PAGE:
Brew for all

Drifa Brewing Co. patrons enjoy a beer at the recently opened brewing cooperative. (Journal photo by Trinity Carey)


Journal Staff Writer

MARQUETTE — Located on South Lake Street in South Marquette, Drifa Brewing Co. officially opened Oct. 3 and is Michigan’s first brewing cooperative. While the brewery came to fruition with the help of hundreds of partial owners, its doors are open to everyone.

General Manager Heather Ludwig said she’s seen customers from every part of the community stop in for a freshly crafted beer.

“I can’t believe the traffic we’ve had come through,” Ludwig said. “The support from the local community in South Marquette specifically is amazing. It feels really good to see some of the friendly faces that I would recognize from the other breweries too. I’m sure you know that it’s a little competitive, but for the most part it’s a cooperative competition. The craft brewing community in general is just very supportive of each other and I think you see that with the guests that have visited.”

With 13 tap lines, Drifa is offering a wide variety of craft beer. On tap currently is Martian Bearhug, a New England IPA; Steep Wheat, a green tea wheat; the Shiras Rye-PA, a pineapple rye IPA; In Irons, a Hefeweisen; as well as other staple and unique brews.

“My main goal is to … continue to be a place where any type of beer drinker can find something that they enjoy,” Ludwig said. “In order to do that, my goal would be to maintain a wide variety and a very balanced tap selection. With 13 draft beers there’s always going to be a type of beer for any beer drinker from a light kolsch blonde, American light lager, all the way up to amber lagers, up to stouts.”

They also have a nitro tap line. Though the beer is brewed the same, during the carbonation process a blend of CO2 and nitrogen is added to the brew to give it a creamier consistency than most.

Besides a style of beer to appeal to every craft brew drinker and a nitro line, Drifa’s brewing system sets them apart from the rest, Ludwig added.

“I think the one thing that’s going to make us stand out is that we’re so small batch compared to the other breweries,” Ludwig said. “You are going to see a larger variety of unique styles and types of beer on draft compared to any other brewery in town. There’s no way that any of the other breweries can keep up with what we’re going to be able to do in a year. Brewing on a two-barrel system, we can fly through that recipe almost 10 times faster than most of them.”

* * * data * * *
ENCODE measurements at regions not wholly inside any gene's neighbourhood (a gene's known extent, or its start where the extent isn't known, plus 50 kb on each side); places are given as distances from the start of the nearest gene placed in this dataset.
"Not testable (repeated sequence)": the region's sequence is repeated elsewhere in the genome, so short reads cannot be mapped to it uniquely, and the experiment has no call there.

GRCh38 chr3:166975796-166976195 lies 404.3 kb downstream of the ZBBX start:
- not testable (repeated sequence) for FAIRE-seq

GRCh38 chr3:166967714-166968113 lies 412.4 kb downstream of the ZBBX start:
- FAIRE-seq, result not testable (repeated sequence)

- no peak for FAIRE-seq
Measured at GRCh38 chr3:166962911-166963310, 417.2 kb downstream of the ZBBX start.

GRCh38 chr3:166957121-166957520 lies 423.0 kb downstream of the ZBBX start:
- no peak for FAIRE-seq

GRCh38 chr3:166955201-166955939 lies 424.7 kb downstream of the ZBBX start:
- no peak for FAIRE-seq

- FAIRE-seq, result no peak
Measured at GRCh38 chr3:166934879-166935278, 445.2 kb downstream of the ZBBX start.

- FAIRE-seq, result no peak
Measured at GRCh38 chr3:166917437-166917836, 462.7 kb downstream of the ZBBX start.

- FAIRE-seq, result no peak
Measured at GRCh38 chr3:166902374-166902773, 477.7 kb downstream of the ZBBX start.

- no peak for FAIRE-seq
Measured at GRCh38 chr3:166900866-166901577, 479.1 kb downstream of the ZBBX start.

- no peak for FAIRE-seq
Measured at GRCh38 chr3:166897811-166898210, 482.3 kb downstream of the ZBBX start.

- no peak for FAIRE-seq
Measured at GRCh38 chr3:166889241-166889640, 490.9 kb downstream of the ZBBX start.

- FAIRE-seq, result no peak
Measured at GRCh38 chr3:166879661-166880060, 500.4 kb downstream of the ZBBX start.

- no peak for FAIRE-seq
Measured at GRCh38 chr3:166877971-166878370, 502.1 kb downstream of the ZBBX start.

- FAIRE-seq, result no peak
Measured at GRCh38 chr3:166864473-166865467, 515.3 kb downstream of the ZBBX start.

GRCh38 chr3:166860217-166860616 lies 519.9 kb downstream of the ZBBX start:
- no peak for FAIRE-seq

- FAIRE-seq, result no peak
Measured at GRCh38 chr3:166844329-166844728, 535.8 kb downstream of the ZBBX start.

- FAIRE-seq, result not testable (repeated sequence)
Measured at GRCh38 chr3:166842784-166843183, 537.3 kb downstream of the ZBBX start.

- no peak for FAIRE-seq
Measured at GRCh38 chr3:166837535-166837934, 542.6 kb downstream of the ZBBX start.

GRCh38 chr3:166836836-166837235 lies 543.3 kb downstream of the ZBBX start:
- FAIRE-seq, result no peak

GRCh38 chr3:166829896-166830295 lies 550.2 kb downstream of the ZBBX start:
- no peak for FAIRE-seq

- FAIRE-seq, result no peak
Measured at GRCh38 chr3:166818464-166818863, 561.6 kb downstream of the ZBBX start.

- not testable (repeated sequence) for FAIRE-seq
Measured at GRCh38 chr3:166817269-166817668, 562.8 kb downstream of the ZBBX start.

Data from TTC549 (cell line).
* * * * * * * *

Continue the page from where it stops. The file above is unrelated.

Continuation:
At the end of brew day, the smaller brew system allows for just two barrels of beer or four half barrels. Less supply means selling out faster and the opportunity to put a brand-new beer on draft even faster.

In the brewery’s first few weeks of serving their Oktoberfest, a German lager yeast with a smooth finish, it was the first to sell out. The Nidstang, a similar lager, has been very popular with customers, but of course the IPAs have been the No. 1 sellers. Ludwig, who prefers IPAs herself, expects the three beers to remain on tap to be hop-balanced beers because of their popularity, but she assures Drifa’s rotating taps will have something for everyone.

“There’s something to be said about going to your favorite brewery and knowing that your favorite beer is there for you, so I would like to have really three core beers by this time next year and leaving the others rotating, but still maintaining that balance in the spectrum of styles,” she said.

Now that the brewery is open and the beer is flowing, Ludwig’s looking forward to the fun opportunities ahead. She’s working with local food truck owners such as Smelted, Manny Mag’s and DaH Pretzel Guys to have food offerings more regularly. The brewery offers chips, may soon offer pretzels and eventually might just have a make-your-own trail mix station.

Other goals of Ludwig’s include implementing beer 101 courses for the public to learn more about craft beer and brewing, getting involved with local homebrewers to feature their beers on Drifa’s taps, monthly yoga classes and possibly a beginners fly tying course.

She would also like the experiment more with ingredients used in the beers, such as smoking brewing grain at Thill’s Fish House and using it to brew a porter.

Drifa will also be hosting a Pints & Pumpkin Carving event from noon to 4 p.m. Oct. 27. The family friendly event costs $12 and will get you a pumpkin, a candle and a pint of beer or root beer on tap for kids. Carving tools will be provided.

The opportunities for craft beer and community involvement are endless, she said.

“We have wonderfully freshly crafted beer but we are Michigan’s first cooperatively owned brewery,” Ludwig said. “I’d like people to come check us out and learn a bit more about what we do, how we got here and how they can get involved.”

For more information on upcoming events or the brewery, check out Drifa Brewing Co. on Facebook.

Trinity Carey can be reached at 906-228-2500, ext. 206. Her email address is tcarey@miningjournal.net.


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